1.11.16  I came across a great website.  Of course, the info has not officially been vetted by MENA.  However, the info is referenced and provides great explanations of principles we need to understand to provide quality care......and it is helpful for studying for the CEN.  for the difference between O2 sat and Pa02.

1.4.16  Do  you have "kits" in your ED?   Which ones?   RSI, Dental, ICU Transport?  How often are they checked and restocked?  Is pharmacy involved?  

On another note...a recent study regarding prevention of SIDS revealed that only 51% of senior nursing students responded that infants should be placed in a prone position to sleep.  The "Back to Sleep" campaign in 1994 has been credited with reducing SIDS and SUID (sudden unexpected infant death) 53% in the past 20 years.  When you have a patient aged 32 weeks to 12 months, you have the opportunity for patient education in teaching the parents and caregivers regarding this issue.  

12.7.15   Right sided EKGs.  When and how to use.  See ENA's Translated Into Practice (TIP)

11/5/15  BE INFORMED!  Governor Baker's new Opioid bill, H.3817, An Act Relative to Substance Abuse Treatment, Education and Prevention.  What are the consequences for emergency departments if this is passed?  You can read more about the bill at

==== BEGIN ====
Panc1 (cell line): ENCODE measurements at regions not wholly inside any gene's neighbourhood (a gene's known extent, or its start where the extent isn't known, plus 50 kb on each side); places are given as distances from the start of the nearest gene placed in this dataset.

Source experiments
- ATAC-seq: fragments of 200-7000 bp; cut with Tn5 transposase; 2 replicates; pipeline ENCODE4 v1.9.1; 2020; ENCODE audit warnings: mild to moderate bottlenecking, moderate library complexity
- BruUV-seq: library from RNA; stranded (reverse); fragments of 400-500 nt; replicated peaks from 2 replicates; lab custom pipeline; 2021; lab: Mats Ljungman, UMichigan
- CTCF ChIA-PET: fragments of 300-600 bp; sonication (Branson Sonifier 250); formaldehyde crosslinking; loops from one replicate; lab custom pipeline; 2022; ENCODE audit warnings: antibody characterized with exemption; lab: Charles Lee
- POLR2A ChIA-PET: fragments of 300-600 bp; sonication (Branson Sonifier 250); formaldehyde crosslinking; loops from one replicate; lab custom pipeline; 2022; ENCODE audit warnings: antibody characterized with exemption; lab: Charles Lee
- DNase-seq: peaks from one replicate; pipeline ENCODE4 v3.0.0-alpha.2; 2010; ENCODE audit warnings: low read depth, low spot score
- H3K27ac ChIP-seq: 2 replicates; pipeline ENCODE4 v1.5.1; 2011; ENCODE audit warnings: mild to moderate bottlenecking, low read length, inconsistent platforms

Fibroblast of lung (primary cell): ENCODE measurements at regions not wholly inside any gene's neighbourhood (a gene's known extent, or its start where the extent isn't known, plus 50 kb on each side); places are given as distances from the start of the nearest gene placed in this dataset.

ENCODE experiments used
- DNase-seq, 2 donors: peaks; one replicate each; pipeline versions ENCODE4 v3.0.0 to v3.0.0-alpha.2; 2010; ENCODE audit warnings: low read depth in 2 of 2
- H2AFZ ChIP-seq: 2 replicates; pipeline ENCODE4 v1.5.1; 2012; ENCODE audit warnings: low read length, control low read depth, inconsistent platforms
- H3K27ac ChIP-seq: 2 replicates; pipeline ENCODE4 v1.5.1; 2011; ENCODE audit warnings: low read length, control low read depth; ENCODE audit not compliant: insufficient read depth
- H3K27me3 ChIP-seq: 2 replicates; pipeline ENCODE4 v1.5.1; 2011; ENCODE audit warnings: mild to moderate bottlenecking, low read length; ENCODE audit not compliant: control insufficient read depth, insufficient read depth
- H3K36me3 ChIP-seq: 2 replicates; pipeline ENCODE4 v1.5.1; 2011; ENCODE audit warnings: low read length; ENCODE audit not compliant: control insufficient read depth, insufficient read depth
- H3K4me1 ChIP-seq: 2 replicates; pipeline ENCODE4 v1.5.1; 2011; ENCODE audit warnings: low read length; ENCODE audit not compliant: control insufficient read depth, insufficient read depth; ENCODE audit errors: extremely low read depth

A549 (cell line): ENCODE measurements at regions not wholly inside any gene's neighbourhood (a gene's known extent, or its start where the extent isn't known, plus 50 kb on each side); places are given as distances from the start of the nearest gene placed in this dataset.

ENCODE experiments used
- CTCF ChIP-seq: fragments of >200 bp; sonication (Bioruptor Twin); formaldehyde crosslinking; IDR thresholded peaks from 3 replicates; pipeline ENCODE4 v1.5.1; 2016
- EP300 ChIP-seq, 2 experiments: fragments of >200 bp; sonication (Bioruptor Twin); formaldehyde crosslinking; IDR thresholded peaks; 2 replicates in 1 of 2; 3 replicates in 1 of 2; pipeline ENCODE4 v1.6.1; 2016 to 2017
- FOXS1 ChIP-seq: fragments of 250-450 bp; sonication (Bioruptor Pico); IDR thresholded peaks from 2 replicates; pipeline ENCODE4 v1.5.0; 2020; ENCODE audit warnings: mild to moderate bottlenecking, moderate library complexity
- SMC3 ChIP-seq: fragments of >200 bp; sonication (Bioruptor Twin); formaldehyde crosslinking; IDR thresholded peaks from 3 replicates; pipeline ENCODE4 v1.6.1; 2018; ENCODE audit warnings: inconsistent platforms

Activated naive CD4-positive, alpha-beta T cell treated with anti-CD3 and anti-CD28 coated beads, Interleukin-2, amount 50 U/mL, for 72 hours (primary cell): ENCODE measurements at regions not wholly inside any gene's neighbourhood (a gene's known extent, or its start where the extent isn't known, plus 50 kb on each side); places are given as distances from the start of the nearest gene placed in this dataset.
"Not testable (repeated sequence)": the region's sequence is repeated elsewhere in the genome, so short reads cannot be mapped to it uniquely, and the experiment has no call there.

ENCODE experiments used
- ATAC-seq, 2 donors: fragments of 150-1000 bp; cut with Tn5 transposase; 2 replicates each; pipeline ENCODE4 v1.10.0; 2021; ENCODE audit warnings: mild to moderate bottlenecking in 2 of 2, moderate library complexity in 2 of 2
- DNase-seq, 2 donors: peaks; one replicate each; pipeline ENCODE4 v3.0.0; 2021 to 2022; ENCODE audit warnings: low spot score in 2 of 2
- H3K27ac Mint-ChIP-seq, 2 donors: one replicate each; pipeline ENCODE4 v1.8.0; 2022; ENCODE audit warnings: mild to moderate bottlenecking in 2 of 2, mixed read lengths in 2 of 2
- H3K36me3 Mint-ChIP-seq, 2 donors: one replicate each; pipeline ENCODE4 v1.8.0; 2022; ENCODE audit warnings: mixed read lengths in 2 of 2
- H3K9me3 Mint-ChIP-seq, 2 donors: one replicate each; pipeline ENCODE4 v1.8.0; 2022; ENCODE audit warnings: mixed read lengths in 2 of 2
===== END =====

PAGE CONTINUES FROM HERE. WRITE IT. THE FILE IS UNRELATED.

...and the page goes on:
11/5/15  A member from Charlton sends us info that patients are no longer being sent to Charlton on backboards.  Take a look at the Mass College of Emergency Physicians Guidelines at

10-20-15  Pull till full. When an ED room is open, Christiana Care Health System uses direct bedding, bypassing triage and placing patients in open beds.  Read more about strategies to improve flow at

10-19-15  I received feedback from Lowel General Hosp that they are receiving fewer patients on backboards.  Are you seeing this in your practice as well?

09-22-15   Someone has asked about the new protocol for application of cervical collars recently seen on TV.  Are we doing it in MA?  Does anyone have any info?

08.28.15   Are your patients being backboarded by EMS?   Read about the evidence:   Also look at

Email me your responses at

08.19.15   Did you read on Facebook about "the Pause"?   Check it out at  Is anyone in MA doing it? email me at

08.12.15   I hear that many of you are doing direct bedding.  How have you gone about it?  What have your challenges been?   What has worked?   email me at